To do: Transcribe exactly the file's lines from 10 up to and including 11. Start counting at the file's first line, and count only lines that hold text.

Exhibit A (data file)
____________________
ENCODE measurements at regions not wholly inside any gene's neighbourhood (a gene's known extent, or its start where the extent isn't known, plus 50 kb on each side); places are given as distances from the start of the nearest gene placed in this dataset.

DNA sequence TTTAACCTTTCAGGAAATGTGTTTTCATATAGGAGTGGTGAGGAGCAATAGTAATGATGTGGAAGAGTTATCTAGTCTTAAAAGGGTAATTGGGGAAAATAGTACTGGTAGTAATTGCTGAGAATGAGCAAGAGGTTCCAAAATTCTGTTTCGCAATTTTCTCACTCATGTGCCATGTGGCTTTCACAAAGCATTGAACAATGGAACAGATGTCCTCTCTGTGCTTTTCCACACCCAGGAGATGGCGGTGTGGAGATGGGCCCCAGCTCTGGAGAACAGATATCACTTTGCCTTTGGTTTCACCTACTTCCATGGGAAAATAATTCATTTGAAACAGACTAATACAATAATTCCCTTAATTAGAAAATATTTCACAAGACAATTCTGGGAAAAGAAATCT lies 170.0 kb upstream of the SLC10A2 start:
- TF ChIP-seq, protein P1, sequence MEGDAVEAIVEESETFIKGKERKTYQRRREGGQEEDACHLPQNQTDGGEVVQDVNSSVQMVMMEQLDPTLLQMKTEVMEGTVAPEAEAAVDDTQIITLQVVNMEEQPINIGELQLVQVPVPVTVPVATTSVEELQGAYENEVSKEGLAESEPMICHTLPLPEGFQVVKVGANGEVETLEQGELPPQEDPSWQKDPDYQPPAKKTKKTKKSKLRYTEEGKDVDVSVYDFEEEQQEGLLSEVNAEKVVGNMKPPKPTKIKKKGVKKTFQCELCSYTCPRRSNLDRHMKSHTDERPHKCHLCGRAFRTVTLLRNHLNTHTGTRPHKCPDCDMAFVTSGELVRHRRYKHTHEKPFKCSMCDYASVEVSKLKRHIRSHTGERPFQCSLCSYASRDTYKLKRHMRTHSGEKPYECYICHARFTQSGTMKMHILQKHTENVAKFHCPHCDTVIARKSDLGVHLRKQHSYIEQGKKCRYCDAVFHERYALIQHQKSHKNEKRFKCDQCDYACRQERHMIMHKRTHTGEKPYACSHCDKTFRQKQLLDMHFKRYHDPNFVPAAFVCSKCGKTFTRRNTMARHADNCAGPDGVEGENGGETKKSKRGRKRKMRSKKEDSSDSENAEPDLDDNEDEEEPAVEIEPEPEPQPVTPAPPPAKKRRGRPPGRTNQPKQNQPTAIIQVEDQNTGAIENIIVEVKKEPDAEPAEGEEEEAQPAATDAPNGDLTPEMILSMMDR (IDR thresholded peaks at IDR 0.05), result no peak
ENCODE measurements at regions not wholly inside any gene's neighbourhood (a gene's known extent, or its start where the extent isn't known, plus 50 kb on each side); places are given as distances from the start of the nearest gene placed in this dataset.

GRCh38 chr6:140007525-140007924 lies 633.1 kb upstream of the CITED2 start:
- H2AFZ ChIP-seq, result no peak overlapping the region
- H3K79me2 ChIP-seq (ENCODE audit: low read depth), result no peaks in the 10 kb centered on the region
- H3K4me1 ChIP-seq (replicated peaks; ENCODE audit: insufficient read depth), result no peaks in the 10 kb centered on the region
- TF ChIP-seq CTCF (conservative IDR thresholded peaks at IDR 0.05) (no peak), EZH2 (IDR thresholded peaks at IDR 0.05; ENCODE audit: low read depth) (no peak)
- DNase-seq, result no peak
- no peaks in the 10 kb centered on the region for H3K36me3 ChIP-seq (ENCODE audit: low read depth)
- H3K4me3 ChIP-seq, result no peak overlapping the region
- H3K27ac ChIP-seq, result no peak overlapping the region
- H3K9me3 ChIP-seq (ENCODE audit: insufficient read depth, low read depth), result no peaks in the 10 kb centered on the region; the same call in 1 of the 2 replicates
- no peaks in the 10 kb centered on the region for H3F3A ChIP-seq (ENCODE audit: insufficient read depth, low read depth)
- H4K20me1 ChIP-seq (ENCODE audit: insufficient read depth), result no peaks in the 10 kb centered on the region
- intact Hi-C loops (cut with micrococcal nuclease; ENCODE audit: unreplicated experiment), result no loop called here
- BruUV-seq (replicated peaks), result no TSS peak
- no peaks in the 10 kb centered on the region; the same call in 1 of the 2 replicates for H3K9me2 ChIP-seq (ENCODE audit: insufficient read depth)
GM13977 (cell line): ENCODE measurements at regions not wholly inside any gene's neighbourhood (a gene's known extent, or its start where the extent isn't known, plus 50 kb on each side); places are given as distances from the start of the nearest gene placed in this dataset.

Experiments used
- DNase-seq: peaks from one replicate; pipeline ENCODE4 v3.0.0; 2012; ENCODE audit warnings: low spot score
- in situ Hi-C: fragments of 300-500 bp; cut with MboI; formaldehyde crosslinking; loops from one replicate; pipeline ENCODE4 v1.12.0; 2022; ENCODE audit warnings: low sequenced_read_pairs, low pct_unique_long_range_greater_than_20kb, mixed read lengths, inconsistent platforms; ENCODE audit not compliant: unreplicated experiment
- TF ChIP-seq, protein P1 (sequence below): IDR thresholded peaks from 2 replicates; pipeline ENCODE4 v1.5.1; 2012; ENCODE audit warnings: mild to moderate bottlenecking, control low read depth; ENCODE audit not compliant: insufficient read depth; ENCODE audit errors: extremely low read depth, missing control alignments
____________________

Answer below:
- DNase-seq, result no peak
- no peaks in the 10 kb centered on the region for H3K36me3 ChIP-seq (ENCODE audit: low read depth)